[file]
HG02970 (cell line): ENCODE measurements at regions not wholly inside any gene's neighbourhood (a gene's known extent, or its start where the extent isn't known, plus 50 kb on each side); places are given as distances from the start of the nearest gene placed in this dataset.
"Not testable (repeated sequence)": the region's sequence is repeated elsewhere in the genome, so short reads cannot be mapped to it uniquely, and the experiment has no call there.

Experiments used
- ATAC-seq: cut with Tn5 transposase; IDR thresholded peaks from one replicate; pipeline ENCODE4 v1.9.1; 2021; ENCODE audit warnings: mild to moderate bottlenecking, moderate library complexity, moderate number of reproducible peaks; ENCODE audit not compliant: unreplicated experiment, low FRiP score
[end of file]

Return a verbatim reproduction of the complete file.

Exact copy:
HG02970 (cell line): ENCODE measurements at regions not wholly inside any gene's neighbourhood (a gene's known extent, or its start where the extent isn't known, plus 50 kb on each side); places are given as distances from the start of the nearest gene placed in this dataset.
"Not testable (repeated sequence)": the region's sequence is repeated elsewhere in the genome, so short reads cannot be mapped to it uniquely, and the experiment has no call there.

Experiments used
- ATAC-seq: cut with Tn5 transposase; IDR thresholded peaks from one replicate; pipeline ENCODE4 v1.9.1; 2021; ENCODE audit warnings: mild to moderate bottlenecking, moderate library complexity, moderate number of reproducible peaks; ENCODE audit not compliant: unreplicated experiment, low FRiP score